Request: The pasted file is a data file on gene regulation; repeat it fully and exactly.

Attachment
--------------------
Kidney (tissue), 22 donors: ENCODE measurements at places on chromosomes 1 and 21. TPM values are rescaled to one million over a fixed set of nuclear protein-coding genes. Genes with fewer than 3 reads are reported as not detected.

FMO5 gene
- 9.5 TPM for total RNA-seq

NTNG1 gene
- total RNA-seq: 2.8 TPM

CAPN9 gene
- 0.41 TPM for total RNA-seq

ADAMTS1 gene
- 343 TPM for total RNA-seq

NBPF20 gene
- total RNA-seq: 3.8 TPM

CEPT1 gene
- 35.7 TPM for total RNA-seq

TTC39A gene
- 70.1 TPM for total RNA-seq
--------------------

Kidney (tissue), 22 donors: ENCODE measurements at places on chromosomes 1 and 21. TPM values are rescaled to one million over a fixed set of nuclear protein-coding genes. Genes with fewer than 3 reads are reported as not detected.

FMO5 gene
- 9.5 TPM for total RNA-seq

NTNG1 gene
- total RNA-seq: 2.8 TPM

CAPN9 gene
- 0.41 TPM for total RNA-seq

ADAMTS1 gene
- 343 TPM for total RNA-seq

NBPF20 gene
- total RNA-seq: 3.8 TPM

CEPT1 gene
- 35.7 TPM for total RNA-seq

TTC39A gene
- 70.1 TPM for total RNA-seq